Peruvian people are ridiculously generous and pleasant. From the moment we entered the country on Friday, everyone we’ve met has been unfailingly helpful and nice. Even the driver of the collectivo (a private truck or car that serves as a taxi or bus service in rural areas) that drove us to the border refused our payment. We hadn’t planned to enter Peru that day, but since we’d arrived hours ahead of schedule, we went through the almost-deserted crossing and instantly got a ride to the tiny town of Suyo, twenty minutes from the border. After an hour of watching nothing but taxis and collectivos pass by, we headed into the village to find a place to camp. Although the town policemen were more than willing to let us set up our tents in the main square (“Our town is safe!”), Ellen left me guarding our bags while she searched for a quieter place to camp. On a side street by the river was an empty lot, where a sweet neighbour insisted Ellen and I make ourselves at home. She and her friend came outside with brooms to sweep the sandy ground clean before we put our tents there. Once we were camped, they invited us into the house to watch TV with them. Honestly, we were tired and would have gone to bed right away (although it was only six) but we thought we should accept her hospitality rather than be rude, so in we went. She was clearly poor: the house had a dirt floor, the outdoor kitchen had a wood-burning stove made from bricks, the yard was fenced with twigs (decorated with laundry hanging out to dry) and her garbage was swept out the side door into the very same lot where Ellen and I had set up our tents. However, she lived well enough to have electricity and a small television, and to feed the many neighbours who dropped by. Over the course of the evening, half a dozen people came over to say hello, watch TV, and eat her homemade tamales, which she insisted on sharing with us as well. Ellen and I felt guilty for accepting food she probably couldn’t afford (especially since we weren’t able to withdraw any Peruvian money to leave for her), but we didn’t have any polite way to refuse when everybody else was also eating. We were eventually able to excuse ourselves and retire to our beds for the night, exhausted after our day of travel. I slept like a log, but Ellen was disturbed by wandering bands of pigs rooting through the scraps left over from dinner, which had been discarded a few meters away from our tents. At least the policemen were honest in their promise that the town was safe – although we had pigs, dogs, and donkeys ambling past our tents all night, we and our belongings were perfectly safe. The next morning, we headed out early to try to catch the morning traffic from Ecuador into Peru. Luck was with us again, as a beaten up old car stopped, with three men inside. They were only going a few miles up the road, they said, but could take us to the next town. Of course, their trunk wouldn’t unlock, and the key broke in the ignition, so they hotwired the car as Ellen and I sat pinned under our bags in the back seat. At last we were on the road, chatting animatedly with our driver, Nestor. When he heard we were heading south, he was delighted. “I’m driving to Chiclayo this morning, in an hour or so. I just need to return this car to my friend, pick up my jeep from the shop, and eat breakfast. Want to join me?” We accepted with pleasure. Nestor turned out to be ridiculously generous. He worked in international business and threw money around like candy at a parade. When his jeep wasn’t ready, he hired a collectivo and paid our fares for us. From the next town, he insisted on buying us lunch and continuing our journey together by bus, on his dime. He had offered us a ride to Chiclayo, damn it, and he was going to make sure we got there! (Also, he took a liking to Ellen, so he wanted to keep spending time with us as long as he could.) Ellen and I felt a mixture of gratitude and discomfort at his generosity – we got a lot of insight into local food and culture from Nestor as he and his friend showed us around, but we didn’t feel free to explore the city on our own terms.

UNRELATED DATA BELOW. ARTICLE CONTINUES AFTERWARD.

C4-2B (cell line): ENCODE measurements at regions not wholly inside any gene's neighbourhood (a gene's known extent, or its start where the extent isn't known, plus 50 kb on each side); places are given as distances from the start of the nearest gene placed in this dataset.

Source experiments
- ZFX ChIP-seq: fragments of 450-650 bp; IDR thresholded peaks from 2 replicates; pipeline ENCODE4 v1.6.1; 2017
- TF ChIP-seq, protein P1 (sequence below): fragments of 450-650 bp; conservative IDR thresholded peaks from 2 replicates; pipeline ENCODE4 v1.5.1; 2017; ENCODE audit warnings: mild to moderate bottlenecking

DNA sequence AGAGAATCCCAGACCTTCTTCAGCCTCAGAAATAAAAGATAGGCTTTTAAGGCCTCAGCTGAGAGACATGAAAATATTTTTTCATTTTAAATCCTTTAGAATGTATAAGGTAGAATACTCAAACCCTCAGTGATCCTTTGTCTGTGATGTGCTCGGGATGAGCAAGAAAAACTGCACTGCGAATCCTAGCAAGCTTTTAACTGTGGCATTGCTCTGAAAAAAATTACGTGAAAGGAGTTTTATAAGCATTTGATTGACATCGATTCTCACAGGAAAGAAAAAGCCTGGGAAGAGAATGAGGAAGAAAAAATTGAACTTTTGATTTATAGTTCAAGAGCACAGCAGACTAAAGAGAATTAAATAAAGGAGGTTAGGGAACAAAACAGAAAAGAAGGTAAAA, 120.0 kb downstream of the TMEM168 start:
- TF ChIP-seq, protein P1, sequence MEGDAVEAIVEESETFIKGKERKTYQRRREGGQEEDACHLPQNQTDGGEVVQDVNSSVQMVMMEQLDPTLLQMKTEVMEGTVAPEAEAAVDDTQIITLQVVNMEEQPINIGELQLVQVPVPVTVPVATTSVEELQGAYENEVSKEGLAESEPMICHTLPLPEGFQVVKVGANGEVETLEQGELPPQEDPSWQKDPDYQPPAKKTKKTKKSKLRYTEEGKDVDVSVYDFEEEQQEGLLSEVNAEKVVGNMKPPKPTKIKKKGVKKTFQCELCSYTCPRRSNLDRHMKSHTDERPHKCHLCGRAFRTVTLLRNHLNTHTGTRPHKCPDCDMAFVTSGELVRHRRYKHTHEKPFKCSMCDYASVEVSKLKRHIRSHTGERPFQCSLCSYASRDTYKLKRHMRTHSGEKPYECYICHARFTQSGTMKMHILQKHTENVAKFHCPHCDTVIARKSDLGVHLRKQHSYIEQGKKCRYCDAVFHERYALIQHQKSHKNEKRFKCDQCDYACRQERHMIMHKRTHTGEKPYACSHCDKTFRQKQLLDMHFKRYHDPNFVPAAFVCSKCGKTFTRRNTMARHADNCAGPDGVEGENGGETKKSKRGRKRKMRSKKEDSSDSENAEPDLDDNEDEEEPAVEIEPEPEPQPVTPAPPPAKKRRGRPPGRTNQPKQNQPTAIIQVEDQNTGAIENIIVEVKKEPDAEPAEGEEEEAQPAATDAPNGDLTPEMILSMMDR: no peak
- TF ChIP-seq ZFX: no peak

We were sure things wouldn’t go as smoothly as we set off on our own once more, but again the Peruvian people impressed us with their kindness. Both our rides of the afternoon stopped to buy us a beer, and the second one dropped us off right at our couchsurfing host’s doorstep. Our host here, Fernando, welcomed us into his home with open arms, sharing food and beer with us. I felt grateful for his hospitality, but I can hardly say I’m surprised. In our two days in Peru, I’ve come to expect nothing less from a Peruvian.